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Last week a “humanist” group filed a lawsuit in Prince George’s County, Md., demanding the removal from public land of a 40-foot cross memorializing the 49 local soldiers who gave their lives in the First World War. Across the country in Lake Elsinore, Calif., a judge ruled against a proposed monument that would have depicted a soldier kneeling before a small cross marking the grave of a fallen comrade (something soldiers actually do, by the way).
In the same town, a mother recently removed a roadside cross honoring her son — killed in an accident — after secularists raised objections even to a small roadside memorial. Heartbreaking video of the mother removing the cross here.
Of course these are not the only cross cases. In fact, just last week the Second Circuit Court of Appeals heard oral arguments on the American Atheists’ attempt to remove the famed Ground Zero Cross from a museum exhibit, claiming that its inclusion in the September 11 Museum and Memorial violated the Constitution. What’s next? Lawsuits against religious-themed paintings in public art galleries?
All of my adult life I’ve heard Christians mocked as too sensitive, how we just need to turn the channel or look away when confronted with even the most vile blasphemies. While I disagree that Christians are any more sensitive than other communities (in fact, I think we have thicker skins than most), it is correct that the response to bad speech isn’t censorship but to either ignore the bad speech or answer with a better argument. I have zero desire to censor speech I don’t like, even public speech I don’t like. Unless a government official or action is directly violating my rights (and I don’t have a right not be offended), my response to his or her bad actions is to use my own voice to protest and my own voice to advocate that fellow citizens vote them out of office. That’s constitutional democracy in action.
Unless, of course, you’re an offended atheist. Then, the same pop culture that mocks Christian sensibilities will treat seriously your utterly vile outrage at a mourning mother’s expression of love for her fallen son. Then, that means the same federal courts that have consistently held that outrage alone does not constitute a recognizable injury will grant “offended observers” special status to challenge displays of perceived religious symbols on public land. In other words, an atheist’s subjective discomfort is sufficient grounds for a federal lawsuit.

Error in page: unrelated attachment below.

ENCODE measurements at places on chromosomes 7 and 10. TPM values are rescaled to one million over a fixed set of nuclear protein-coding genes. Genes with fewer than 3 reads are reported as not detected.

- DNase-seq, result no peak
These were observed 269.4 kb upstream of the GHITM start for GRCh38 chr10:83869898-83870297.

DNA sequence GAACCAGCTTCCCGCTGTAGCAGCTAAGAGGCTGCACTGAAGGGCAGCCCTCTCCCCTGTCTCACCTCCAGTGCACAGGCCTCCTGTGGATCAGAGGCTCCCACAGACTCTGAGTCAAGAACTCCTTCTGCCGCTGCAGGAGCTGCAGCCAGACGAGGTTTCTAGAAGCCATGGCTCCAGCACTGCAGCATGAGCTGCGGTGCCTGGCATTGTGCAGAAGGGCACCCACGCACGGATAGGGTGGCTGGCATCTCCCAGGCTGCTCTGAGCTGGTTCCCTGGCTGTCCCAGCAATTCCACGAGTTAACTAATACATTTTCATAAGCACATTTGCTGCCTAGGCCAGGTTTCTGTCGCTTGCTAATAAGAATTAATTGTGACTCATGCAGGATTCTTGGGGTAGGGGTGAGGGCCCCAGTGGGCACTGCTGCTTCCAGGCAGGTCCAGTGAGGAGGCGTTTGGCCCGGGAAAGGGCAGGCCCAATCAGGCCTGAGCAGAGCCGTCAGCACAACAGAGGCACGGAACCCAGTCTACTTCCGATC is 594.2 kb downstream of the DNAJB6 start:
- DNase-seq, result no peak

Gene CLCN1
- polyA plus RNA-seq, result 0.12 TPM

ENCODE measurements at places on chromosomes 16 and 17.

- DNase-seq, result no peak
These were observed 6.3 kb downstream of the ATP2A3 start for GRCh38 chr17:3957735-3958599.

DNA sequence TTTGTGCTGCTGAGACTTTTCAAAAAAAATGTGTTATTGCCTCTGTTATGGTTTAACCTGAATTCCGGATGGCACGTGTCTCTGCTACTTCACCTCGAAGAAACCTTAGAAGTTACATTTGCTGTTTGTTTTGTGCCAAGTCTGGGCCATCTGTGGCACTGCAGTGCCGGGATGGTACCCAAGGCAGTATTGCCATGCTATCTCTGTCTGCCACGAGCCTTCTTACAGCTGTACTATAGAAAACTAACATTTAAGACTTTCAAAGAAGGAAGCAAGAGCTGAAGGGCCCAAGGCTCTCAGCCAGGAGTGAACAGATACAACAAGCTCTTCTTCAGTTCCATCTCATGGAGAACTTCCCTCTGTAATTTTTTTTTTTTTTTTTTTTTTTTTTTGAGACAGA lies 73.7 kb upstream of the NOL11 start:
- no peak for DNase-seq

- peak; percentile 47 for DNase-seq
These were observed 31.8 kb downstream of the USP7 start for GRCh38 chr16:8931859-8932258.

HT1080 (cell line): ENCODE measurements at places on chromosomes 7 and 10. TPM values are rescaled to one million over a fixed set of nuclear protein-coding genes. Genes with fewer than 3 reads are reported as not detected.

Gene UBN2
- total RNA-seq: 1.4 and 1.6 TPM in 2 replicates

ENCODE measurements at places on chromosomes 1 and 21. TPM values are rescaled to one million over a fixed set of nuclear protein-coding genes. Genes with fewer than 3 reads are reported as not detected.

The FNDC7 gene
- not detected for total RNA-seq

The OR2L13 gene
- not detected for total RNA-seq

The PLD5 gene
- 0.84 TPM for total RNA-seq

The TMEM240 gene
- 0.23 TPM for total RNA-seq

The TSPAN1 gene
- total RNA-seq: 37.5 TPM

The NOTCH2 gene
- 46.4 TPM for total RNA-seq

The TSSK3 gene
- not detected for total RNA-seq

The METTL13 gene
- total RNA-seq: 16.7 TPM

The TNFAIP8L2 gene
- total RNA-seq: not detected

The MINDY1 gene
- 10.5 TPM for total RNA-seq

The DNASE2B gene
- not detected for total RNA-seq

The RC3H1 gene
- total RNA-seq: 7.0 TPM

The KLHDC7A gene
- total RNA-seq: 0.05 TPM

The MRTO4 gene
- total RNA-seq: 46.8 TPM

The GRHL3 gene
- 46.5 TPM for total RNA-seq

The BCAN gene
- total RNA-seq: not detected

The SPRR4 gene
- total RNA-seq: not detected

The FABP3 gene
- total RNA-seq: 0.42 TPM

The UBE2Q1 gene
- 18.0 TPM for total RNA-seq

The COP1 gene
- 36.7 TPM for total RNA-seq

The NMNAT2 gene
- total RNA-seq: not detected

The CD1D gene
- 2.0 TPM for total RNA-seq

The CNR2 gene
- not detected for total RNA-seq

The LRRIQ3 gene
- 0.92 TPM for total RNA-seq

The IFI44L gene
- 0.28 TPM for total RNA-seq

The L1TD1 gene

This is a travesty. And it’s a symbol of the reality that our culture is steadily abandoning the idea of the law as a neutral arbiter and instead fully embracing the idea that the law exists for the purpose of making sure that just the right sort of people win their cases.
And in 2014, the right sort of person is an angry atheist. Let the Christian mothers weep. Their tears are meaningless.
For nearly 90 years, a war memorial has stood proudly honoring American heroes who fought and paid the ultimate sacrifice defending our great nation in World War I.
Last month, the American Humanist Association sued to have this war memorial torn down. Why? Because the memorial is in the shape of a cross.
In 1925, the people of Prince George County, Maryland, erected a memorial to honor the 49 brave residents of their town who fought and died to preserve our freedom. The Bladensburg Cross, or “Peace Cross” as it became known, has stood since that day as a testament to the heroism, the sacrifice, that these brave young men displayed fighting for America – fighting for our freedom.
That is until one angry atheist, literally riding his bike around town, discovered the cross. He was “shocked” at the sight of the cross and “upset” that the cross could possibly be displayed to honor our nation’s veterans.
Yet, he and a couple of other angry atheists, along with the American Humanist Association, after the shock had subsided a bit I supposed (it took them since 1982 to finally do something about it), filed a federal lawsuit a couple weeks ago, calling the cross a constitutional violation and demanding that the cross be torn down.